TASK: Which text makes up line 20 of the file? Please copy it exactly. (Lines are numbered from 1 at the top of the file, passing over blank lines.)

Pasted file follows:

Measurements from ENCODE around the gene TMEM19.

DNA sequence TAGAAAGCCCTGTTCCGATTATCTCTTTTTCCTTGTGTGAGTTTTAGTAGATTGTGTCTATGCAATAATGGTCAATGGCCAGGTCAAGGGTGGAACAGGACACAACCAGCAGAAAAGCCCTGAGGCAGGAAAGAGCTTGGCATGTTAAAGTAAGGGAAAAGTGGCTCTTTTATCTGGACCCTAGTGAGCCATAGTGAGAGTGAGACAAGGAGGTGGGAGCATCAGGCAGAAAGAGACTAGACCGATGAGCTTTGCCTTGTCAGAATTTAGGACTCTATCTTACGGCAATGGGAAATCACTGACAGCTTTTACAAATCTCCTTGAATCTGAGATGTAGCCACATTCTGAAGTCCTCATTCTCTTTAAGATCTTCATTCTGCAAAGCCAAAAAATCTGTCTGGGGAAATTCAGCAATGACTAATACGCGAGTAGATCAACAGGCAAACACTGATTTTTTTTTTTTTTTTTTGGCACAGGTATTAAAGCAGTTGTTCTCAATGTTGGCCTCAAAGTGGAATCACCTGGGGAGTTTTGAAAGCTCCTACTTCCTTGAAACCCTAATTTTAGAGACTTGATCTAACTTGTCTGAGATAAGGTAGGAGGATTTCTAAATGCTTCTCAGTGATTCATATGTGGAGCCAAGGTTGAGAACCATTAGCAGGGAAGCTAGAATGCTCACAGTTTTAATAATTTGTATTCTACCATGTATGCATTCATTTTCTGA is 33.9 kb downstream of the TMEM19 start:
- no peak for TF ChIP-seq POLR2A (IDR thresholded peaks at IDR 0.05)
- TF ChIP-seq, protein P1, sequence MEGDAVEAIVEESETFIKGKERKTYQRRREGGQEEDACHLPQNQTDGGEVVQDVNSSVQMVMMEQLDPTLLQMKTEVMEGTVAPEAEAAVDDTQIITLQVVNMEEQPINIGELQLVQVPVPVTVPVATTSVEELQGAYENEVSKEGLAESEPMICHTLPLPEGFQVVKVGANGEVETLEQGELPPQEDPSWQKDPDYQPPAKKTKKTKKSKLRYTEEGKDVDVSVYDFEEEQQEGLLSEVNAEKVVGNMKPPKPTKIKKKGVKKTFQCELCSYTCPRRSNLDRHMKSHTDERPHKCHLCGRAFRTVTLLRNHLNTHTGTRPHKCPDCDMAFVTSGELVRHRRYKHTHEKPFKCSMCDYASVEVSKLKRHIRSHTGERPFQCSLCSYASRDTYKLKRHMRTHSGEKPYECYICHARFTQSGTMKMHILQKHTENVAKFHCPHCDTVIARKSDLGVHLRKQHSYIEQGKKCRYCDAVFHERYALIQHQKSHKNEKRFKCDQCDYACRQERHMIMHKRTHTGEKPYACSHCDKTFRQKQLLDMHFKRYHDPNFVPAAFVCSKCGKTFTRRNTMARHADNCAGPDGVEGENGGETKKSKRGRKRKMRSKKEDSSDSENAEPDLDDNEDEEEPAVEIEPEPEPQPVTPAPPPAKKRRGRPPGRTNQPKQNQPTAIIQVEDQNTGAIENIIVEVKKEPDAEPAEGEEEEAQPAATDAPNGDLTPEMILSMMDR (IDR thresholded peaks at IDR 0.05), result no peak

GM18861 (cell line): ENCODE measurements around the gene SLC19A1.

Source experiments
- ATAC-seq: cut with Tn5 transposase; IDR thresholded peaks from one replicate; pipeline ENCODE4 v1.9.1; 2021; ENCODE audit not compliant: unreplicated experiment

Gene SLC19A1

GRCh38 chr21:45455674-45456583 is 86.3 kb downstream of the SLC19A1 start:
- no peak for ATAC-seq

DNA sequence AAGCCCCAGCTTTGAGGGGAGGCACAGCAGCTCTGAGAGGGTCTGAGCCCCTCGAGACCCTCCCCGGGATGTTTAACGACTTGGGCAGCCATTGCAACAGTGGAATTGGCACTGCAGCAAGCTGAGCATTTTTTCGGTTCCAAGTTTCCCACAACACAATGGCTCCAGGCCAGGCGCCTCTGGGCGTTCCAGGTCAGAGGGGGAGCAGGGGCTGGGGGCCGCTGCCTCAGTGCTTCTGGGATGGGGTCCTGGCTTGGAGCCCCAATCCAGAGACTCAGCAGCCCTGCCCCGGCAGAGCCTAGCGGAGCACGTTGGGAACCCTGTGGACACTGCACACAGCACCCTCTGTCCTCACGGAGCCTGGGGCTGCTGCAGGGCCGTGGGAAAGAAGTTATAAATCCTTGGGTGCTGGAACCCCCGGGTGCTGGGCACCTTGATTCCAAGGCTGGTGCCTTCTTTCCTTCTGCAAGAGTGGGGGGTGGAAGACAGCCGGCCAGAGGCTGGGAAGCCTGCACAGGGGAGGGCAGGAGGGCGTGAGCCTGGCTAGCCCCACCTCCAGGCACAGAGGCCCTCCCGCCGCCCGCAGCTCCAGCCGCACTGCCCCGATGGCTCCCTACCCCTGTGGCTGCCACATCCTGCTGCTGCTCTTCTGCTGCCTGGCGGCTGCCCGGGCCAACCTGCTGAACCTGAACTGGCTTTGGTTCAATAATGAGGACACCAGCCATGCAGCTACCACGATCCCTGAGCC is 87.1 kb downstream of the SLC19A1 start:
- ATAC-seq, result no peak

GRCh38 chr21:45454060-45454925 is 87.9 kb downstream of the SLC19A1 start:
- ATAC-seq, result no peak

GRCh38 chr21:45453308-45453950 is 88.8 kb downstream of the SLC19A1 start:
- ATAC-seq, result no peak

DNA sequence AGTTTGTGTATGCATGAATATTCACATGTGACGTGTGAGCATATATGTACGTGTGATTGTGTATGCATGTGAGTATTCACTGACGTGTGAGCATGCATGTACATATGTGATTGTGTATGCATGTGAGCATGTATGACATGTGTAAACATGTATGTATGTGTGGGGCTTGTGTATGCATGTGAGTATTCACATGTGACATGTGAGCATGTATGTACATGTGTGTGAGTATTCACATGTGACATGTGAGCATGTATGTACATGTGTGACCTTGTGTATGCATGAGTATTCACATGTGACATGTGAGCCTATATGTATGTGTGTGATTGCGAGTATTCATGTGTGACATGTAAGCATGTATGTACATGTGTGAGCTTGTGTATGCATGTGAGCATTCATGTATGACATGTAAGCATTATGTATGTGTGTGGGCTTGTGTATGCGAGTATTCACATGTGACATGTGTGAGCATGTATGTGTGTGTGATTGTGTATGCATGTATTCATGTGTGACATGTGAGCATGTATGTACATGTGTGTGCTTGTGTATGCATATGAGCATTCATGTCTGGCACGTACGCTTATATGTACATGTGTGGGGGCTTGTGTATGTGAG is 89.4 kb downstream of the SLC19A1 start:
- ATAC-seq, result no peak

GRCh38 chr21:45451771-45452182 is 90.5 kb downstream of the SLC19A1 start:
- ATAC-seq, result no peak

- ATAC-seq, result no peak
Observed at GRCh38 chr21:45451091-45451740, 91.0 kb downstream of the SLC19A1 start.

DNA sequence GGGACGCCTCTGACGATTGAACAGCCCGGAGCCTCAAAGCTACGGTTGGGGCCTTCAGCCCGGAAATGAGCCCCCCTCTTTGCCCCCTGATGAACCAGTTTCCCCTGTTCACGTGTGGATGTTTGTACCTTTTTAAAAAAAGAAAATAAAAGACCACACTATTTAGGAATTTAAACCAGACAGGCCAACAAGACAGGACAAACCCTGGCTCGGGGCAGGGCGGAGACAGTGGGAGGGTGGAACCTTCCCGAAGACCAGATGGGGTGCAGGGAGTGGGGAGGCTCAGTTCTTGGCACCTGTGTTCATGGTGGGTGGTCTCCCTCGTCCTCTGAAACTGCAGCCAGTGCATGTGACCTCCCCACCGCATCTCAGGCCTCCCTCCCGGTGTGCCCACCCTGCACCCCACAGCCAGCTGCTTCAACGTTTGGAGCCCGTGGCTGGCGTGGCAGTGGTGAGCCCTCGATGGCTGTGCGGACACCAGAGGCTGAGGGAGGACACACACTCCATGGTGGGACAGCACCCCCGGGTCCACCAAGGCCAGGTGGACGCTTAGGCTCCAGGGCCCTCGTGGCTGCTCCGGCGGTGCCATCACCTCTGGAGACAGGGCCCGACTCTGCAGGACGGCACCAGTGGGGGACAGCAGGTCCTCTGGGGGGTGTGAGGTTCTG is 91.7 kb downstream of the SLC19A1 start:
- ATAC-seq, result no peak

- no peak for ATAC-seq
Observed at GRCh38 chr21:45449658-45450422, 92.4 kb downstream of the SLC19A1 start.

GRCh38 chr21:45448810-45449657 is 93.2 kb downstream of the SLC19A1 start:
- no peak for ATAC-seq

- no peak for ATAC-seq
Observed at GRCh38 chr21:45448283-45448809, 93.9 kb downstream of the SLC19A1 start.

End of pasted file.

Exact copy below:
- ATAC-seq, result no peak